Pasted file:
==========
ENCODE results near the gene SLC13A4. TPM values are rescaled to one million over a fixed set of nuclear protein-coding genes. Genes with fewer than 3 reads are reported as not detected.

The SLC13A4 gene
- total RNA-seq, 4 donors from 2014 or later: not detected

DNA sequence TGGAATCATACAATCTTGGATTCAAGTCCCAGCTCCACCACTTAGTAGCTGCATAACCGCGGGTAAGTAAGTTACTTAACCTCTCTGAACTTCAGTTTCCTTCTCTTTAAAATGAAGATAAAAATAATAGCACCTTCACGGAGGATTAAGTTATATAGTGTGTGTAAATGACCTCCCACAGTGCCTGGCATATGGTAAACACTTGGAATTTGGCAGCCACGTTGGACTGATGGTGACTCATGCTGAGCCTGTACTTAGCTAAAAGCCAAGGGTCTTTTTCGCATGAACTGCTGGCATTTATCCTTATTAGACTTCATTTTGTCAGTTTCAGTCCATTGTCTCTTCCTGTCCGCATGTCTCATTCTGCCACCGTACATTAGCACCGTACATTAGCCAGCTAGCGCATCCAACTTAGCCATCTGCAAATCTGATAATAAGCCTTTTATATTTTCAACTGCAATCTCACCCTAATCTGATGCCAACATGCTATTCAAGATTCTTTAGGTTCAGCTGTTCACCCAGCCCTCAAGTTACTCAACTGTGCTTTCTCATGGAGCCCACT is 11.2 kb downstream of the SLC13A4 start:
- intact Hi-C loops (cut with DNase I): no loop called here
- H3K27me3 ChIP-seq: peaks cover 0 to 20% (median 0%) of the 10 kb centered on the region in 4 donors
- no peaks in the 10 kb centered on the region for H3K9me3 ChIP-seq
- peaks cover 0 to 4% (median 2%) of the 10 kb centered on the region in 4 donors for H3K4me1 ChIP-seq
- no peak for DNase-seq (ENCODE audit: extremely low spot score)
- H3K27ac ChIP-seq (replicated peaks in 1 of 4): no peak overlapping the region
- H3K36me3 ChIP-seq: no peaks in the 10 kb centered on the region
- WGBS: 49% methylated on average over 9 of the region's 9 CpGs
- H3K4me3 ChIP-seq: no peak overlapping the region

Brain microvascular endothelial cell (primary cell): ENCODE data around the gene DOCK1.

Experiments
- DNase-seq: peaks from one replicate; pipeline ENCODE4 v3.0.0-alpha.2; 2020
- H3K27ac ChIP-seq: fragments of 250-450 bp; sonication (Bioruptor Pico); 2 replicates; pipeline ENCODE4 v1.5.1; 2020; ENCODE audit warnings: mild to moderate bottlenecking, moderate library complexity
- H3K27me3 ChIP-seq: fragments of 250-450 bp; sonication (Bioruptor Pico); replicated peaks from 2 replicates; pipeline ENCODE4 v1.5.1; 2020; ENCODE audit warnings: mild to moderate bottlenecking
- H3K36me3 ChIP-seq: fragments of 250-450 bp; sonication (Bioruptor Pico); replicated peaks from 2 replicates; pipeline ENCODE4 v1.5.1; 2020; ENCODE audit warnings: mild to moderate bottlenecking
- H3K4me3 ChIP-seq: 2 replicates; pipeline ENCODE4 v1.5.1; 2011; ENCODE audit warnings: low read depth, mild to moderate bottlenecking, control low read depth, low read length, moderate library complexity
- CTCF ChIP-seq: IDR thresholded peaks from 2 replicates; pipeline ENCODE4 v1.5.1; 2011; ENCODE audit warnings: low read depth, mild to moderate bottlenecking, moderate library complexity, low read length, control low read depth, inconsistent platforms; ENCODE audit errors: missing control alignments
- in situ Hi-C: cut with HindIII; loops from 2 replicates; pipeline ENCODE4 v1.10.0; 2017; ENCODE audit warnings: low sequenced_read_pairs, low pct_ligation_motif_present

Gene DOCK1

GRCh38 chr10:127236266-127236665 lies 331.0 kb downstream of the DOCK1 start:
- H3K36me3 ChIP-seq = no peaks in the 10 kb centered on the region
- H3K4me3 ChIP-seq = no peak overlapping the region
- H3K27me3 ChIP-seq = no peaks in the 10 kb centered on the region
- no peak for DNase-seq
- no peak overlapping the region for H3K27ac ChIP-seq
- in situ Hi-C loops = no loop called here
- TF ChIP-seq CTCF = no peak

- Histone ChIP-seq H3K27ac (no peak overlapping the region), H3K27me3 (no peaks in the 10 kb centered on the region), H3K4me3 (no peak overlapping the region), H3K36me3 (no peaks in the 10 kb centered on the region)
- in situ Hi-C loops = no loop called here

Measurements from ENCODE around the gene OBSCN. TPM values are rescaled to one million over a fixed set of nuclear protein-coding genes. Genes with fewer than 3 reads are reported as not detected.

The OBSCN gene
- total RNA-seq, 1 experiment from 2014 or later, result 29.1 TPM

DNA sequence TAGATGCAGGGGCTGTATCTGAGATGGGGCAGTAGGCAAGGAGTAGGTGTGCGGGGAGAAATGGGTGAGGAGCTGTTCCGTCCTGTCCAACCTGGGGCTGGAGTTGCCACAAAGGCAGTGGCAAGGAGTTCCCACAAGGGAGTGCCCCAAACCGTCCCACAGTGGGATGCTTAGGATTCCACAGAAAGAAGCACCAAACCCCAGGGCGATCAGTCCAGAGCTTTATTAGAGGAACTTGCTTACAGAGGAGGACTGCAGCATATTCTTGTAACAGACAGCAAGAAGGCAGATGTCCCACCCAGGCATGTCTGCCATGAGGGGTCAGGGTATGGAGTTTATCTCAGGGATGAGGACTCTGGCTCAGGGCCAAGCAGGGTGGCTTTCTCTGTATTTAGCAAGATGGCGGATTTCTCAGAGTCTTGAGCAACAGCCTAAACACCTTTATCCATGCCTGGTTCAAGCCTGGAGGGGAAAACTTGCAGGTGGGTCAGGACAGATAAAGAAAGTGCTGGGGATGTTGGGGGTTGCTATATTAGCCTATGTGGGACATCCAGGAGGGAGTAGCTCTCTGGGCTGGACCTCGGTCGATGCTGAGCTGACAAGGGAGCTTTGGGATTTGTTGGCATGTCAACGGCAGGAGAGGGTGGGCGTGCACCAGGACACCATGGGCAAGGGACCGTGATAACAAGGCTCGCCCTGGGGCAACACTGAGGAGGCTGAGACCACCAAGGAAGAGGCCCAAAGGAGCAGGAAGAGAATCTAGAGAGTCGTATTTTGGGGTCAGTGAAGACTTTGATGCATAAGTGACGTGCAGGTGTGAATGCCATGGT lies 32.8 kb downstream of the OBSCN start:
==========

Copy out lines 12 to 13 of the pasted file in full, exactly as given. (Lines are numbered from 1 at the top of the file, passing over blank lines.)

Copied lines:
- WGBS: 49% methylated on average over 9 of the region's 9 CpGs
- H3K4me3 ChIP-seq: no peak overlapping the region